Russell Parsons: Will price pressures usher in a new era of direct selling?

The promise of owning the customer journey and not being subject to the vagaries of the third-party relationship is one all suppliers must covet.

What do you think are the “toughest jobs in marketing”? Challenges faced by those working in the energy, tobacco, soft drink and payday lending sectors are often cited. How do you overcome the regulatory and reputational hurdles that most marketers will never face and does this make you a better marketer?

FMCG and retail tend not to be represented, but marketers working in either category could find their jobs are about to get a whole lot harder. Last week, it was revealed that Tesco had played hardball when Unilever tried to pass on a 10% wholesale price increase, an attempt to offset higher import costs and the result of the weak pound since the Brexit vote.

‘Marmite-gate’, as it has been dubbed, was over and done with within a day of news breaking, with both parties taking a hit but both, according to our columnist Mark Ritson, having some cause for celebration. Pressure on prices, however, is not going away.

The ‘hedges’ – essentially insurance policies against currency fluctuations – that retailers have in place giving them licence to discount in the crucial fourth quarter only take them up to the year’s end, according to an analysis in the Guardian. Retailers are faced with higher wholesale prices but the continued expectation from customers of price promotions.

For marketers at retail brands, this puts great pressure on their pricing strategy, and more importantly profit margin. For those at manufacturer brands importing to the UK – clothing, food, electronics and FMCG are likely to be most affected, it adds to the capricious cycle of price fluctuations that have a damaging impact on brand equity and loyalty.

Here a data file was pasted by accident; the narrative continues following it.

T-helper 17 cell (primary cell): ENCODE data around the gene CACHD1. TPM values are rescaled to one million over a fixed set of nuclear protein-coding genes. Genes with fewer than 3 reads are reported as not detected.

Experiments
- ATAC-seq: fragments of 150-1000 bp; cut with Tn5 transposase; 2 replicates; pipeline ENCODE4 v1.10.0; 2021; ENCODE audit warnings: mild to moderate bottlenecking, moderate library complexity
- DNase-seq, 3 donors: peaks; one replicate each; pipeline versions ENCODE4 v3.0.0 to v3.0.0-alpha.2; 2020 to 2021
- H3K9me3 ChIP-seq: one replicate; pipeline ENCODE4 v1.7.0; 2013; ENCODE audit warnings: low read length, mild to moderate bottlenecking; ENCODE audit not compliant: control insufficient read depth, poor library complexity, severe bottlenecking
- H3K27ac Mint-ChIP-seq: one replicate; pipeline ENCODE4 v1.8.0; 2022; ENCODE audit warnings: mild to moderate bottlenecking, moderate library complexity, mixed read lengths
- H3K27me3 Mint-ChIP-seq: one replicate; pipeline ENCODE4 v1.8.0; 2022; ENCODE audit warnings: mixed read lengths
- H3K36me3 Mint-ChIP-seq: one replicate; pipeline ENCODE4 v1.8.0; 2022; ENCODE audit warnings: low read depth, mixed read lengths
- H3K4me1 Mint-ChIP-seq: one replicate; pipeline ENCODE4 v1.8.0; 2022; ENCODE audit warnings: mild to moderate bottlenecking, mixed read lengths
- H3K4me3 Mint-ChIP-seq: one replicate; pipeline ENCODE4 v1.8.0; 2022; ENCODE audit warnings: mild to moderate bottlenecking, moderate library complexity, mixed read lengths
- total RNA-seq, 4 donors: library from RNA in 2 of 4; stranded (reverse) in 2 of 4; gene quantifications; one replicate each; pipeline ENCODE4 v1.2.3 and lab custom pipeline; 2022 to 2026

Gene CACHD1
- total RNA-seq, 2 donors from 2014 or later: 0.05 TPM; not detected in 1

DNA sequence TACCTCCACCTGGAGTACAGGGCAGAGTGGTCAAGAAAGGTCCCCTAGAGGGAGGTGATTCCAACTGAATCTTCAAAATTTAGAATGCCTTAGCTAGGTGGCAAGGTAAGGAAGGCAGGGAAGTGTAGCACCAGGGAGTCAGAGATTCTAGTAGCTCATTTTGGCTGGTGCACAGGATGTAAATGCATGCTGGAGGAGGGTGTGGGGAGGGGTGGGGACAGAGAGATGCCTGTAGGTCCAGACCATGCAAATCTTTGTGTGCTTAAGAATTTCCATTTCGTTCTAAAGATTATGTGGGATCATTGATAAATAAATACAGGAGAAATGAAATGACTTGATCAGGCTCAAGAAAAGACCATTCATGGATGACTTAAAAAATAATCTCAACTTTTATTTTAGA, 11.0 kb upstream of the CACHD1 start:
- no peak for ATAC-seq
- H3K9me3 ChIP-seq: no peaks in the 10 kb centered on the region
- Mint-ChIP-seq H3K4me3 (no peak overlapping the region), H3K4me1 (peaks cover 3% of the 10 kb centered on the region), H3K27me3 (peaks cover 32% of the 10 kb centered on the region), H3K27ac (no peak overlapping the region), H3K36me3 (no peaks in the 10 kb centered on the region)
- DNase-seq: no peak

If we are to accept this is a short-term reality for retailers, silver bullet solutions are difficult to find. For suppliers such as Unilever, does the opportunity lie in direct selling? The company splashed out $1bn to acquire Dollar Shave Club earlier this year, an online only subscription service that delivers razors straight to customers’ doorsteps for a fixed monthly price.

While this does not yet offer Unilever the same profit opportunity as cordial relationships with retailers, it does offer control over price, brand and distribution.

The promise of owning the customer journey and not being subject to the vagaries of the third-party relationship is one all suppliers must covet. Pressure on the pound will not usher in a new era but it certainly won’t slow it down.

View more on these topics

Latest from Marketing Week


Access Marketing Week’s wealth of insight, analysis and opinion that will help you do your job better.

Register and receive the best content from the only UK title 100% dedicated to serving marketers' needs.

We’ll ask you just a few questions about what you do and where you work. The more we know about our visitors, the better and more relevant content we can provide for them. And, yes, knowing our audience better helps us find commercial partners too. Don't worry, we won't share your information with other parties, unless you give us permission to do so.

Register now


Our award winning editorial team (PPA Digital Brand of the Year) ask the big questions about the biggest issues on everything from strategy through to execution to help you navigate the fast moving modern marketing landscape.


From the opportunities and challenges of emerging technology to the need for greater effectiveness, from the challenge of measurement to building a marketing team fit for the future, we are your guide.


Information, inspiration and advice from the marketing world and beyond that will help you develop as a marketer and as a leader.

Having problems?

Contact us on +44 (0)20 7292 3703 or email

If you are looking for our Jobs site, please click here